Vistara

Most comprehensive prenatal single-gene screening test. Conditions screened by Vistara have a combined incidence of 1 in 600 - higher than that of Downs syndrome.

Vistara is a complement to Panorama test and a strong extension of the Panorama NIPT.


Download Vistara Patient Brochure Here

 

What is Vistara?

 

The Vistara prenatal screen is a DNA screening test that provides with the probability that a baby has certain genetic conditions that include one or more of the following:

  • cognitive disability
  • requires surgical or medical intervention
  • affect quality of life

 

Vistara looks for small DNA changes, or single-gene mutations, that could affect a baby’s health. Like other non-invasive prenatal tests (NIPTs), Vistara analyzes DNA from the placenta that is found in a mother’s blood.

Vistara can be performed as early as nine weeks into pregnancy and poses no risk of miscarriage to the baby. Vistara requires samples from both biological parents.

 

What Vistara screens for

Vistara screens for autosomal or X-linked dominant mutations across 30 genes, such as Noonan syndrome, osteogenesis imperfecta, and Rett syndrome. The conditions screened by Vistara are commonly caused by de novo mutations – single-gene mutations in cell-free fetal (placental) DNA – and usually not inherited or tied to patient or family history.

 

Prenatal testing for these conditions can lead to improved delivery management, targeted

neonatal care, and more comprehensive prenatal education for parents

 

Vistara screens for a set of disorders that, combined, occur more frequently than Down syndrome2,3. These conditions are not covered by traditional NIPTs or carrier screening.

 

Download Vistara conditions list here

 

How is Vistara different from other NIPTs?

Vistara screens for serious conditions across 30 genes that are not screened for by standard NIPTs. Other NIPTs screen for chromosomal abnormalities, such as Down syndrome, rather than looking for small changes, or single-gene mutations, in DNA from the placenta.

Vistara does not test for chromosomal abnormalities such as extra chromosomes (e.g. Down syndrome), or test for the baby’s gender. However, results from standard NIPT and Vistara together can help reduce the chance for a wider range of genetic abnormalities.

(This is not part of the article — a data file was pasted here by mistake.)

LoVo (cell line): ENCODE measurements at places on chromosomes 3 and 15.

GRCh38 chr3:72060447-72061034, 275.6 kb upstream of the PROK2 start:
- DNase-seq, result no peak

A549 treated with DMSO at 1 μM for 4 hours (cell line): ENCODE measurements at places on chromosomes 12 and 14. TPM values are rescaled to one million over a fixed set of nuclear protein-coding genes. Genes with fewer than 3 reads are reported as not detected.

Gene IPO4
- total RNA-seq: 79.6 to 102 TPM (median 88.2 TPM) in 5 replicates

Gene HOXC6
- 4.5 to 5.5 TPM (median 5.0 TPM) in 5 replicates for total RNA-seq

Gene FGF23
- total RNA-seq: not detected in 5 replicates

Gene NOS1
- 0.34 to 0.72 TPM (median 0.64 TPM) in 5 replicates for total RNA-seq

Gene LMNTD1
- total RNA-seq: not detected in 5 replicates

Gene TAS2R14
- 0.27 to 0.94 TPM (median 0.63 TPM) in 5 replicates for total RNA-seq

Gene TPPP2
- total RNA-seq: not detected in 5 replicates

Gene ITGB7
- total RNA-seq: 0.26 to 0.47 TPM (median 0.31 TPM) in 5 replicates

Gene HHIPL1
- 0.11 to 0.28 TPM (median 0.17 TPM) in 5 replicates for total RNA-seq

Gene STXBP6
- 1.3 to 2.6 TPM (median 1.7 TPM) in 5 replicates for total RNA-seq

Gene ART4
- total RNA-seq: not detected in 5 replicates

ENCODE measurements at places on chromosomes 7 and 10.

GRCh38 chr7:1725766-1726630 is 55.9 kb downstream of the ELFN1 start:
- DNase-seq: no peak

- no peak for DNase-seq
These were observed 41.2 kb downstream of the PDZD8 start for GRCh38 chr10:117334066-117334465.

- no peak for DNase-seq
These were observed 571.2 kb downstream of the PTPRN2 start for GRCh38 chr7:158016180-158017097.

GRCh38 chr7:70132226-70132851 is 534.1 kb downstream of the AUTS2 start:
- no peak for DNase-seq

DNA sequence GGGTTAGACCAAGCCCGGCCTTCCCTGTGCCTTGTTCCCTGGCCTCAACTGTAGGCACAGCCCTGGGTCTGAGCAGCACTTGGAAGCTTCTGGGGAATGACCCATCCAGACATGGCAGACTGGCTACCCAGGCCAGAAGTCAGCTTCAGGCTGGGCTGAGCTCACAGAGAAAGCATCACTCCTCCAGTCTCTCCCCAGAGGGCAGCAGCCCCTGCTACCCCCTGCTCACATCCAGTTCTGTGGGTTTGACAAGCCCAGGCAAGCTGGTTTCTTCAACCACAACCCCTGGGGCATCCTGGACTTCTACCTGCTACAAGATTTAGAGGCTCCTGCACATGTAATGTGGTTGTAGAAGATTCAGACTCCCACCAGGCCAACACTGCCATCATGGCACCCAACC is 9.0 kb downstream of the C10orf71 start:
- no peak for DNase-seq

How does information about genetic abnormalities affect the pregnancy care plan?

Information from genetic screening helps parents to make the best decisions for their families.

Many conditions screened by Vistara may require specialized medical care prenatally, at birth, and into childhood. Knowing about genetic conditions sooner can empower patients to learn about options to care for an affected child.

 

Vistara results

Results from Vistara will show whether a disease-causing or likely disease-causing single-gene mutation has been identified. Results will provide valuable information to help patients and doctors plan prenatal care and delivery. Like other screening tests, Vistara is not a diagnostic test and does not provide a definitive diagnosis of any conditions screened.

 

Amniocentesis or CVS can be performed before birth, or the baby can be tested with a blood sample at or after delivery.
 

Consider Vistara for the following indications

  • Advanced paternal age (older than 40 years)
  • Women who want to know 'everything' or as an adjunct tol CVS or amniocentesis
  • Ultrasound anomalies, such as shortened long bones an increased nuchal translucency
References:
1. Validation data, Baylor. 2016.
2. Gene Reviews. https://www.ncbi.nlm.nih.gov/books/NBK1116/
3. Genetics Home Reference. https://ghr.nlm.nih.gov/
4. Meyers A et al. “Perinatal features of the RASopathies: Noonan syndrome, cardiofaciocutaneous syndrome and Costello syndrome.” Am J Med Genet A. 2014;164A:2814-21.
5. Yimgang DP et al. “Health outcomes of neonates with osteogenesis imperfecta: a cross-sectional study.” J Matern Fetal Neonatal Med. 2016 Dec;29(23):3889-93.
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